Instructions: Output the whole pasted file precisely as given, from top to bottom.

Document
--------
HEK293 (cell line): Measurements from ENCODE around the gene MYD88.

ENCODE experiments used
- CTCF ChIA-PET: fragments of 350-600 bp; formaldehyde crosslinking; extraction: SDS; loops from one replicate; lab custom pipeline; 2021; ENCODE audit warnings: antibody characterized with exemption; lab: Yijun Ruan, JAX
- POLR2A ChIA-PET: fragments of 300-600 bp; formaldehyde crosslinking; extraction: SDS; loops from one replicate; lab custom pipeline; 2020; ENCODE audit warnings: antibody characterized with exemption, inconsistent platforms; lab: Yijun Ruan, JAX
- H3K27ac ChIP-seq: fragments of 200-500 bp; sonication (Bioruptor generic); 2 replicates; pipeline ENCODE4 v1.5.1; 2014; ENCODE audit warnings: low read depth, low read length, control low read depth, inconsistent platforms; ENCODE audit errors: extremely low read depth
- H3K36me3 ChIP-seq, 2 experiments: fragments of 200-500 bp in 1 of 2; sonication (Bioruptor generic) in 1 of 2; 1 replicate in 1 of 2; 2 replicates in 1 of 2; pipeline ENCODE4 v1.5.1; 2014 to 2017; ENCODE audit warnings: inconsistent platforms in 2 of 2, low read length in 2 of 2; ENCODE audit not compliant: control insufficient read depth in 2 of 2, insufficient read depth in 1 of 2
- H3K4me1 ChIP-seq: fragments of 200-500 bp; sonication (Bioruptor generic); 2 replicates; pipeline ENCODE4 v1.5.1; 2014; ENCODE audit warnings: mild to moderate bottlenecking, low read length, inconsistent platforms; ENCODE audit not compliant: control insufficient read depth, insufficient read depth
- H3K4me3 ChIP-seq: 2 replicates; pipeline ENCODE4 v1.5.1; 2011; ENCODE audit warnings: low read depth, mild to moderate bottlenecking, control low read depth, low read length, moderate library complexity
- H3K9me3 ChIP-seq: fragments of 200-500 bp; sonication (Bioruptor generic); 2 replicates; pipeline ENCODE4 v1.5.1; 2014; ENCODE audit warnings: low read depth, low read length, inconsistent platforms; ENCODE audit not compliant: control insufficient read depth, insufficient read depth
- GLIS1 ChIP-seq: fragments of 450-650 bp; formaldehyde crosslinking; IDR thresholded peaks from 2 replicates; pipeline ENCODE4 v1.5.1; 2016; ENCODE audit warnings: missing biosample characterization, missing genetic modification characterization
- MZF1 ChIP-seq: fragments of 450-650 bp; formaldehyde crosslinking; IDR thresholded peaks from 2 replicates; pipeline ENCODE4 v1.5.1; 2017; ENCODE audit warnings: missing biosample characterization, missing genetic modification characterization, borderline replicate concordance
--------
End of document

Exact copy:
HEK293 (cell line): Measurements from ENCODE around the gene MYD88.

ENCODE experiments used
- CTCF ChIA-PET: fragments of 350-600 bp; formaldehyde crosslinking; extraction: SDS; loops from one replicate; lab custom pipeline; 2021; ENCODE audit warnings: antibody characterized with exemption; lab: Yijun Ruan, JAX
- POLR2A ChIA-PET: fragments of 300-600 bp; formaldehyde crosslinking; extraction: SDS; loops from one replicate; lab custom pipeline; 2020; ENCODE audit warnings: antibody characterized with exemption, inconsistent platforms; lab: Yijun Ruan, JAX
- H3K27ac ChIP-seq: fragments of 200-500 bp; sonication (Bioruptor generic); 2 replicates; pipeline ENCODE4 v1.5.1; 2014; ENCODE audit warnings: low read depth, low read length, control low read depth, inconsistent platforms; ENCODE audit errors: extremely low read depth
- H3K36me3 ChIP-seq, 2 experiments: fragments of 200-500 bp in 1 of 2; sonication (Bioruptor generic) in 1 of 2; 1 replicate in 1 of 2; 2 replicates in 1 of 2; pipeline ENCODE4 v1.5.1; 2014 to 2017; ENCODE audit warnings: inconsistent platforms in 2 of 2, low read length in 2 of 2; ENCODE audit not compliant: control insufficient read depth in 2 of 2, insufficient read depth in 1 of 2
- H3K4me1 ChIP-seq: fragments of 200-500 bp; sonication (Bioruptor generic); 2 replicates; pipeline ENCODE4 v1.5.1; 2014; ENCODE audit warnings: mild to moderate bottlenecking, low read length, inconsistent platforms; ENCODE audit not compliant: control insufficient read depth, insufficient read depth
- H3K4me3 ChIP-seq: 2 replicates; pipeline ENCODE4 v1.5.1; 2011; ENCODE audit warnings: low read depth, mild to moderate bottlenecking, control low read depth, low read length, moderate library complexity
- H3K9me3 ChIP-seq: fragments of 200-500 bp; sonication (Bioruptor generic); 2 replicates; pipeline ENCODE4 v1.5.1; 2014; ENCODE audit warnings: low read depth, low read length, inconsistent platforms; ENCODE audit not compliant: control insufficient read depth, insufficient read depth
- GLIS1 ChIP-seq: fragments of 450-650 bp; formaldehyde crosslinking; IDR thresholded peaks from 2 replicates; pipeline ENCODE4 v1.5.1; 2016; ENCODE audit warnings: missing biosample characterization, missing genetic modification characterization
- MZF1 ChIP-seq: fragments of 450-650 bp; formaldehyde crosslinking; IDR thresholded peaks from 2 replicates; pipeline ENCODE4 v1.5.1; 2017; ENCODE audit warnings: missing biosample characterization, missing genetic modification characterization, borderline replicate concordance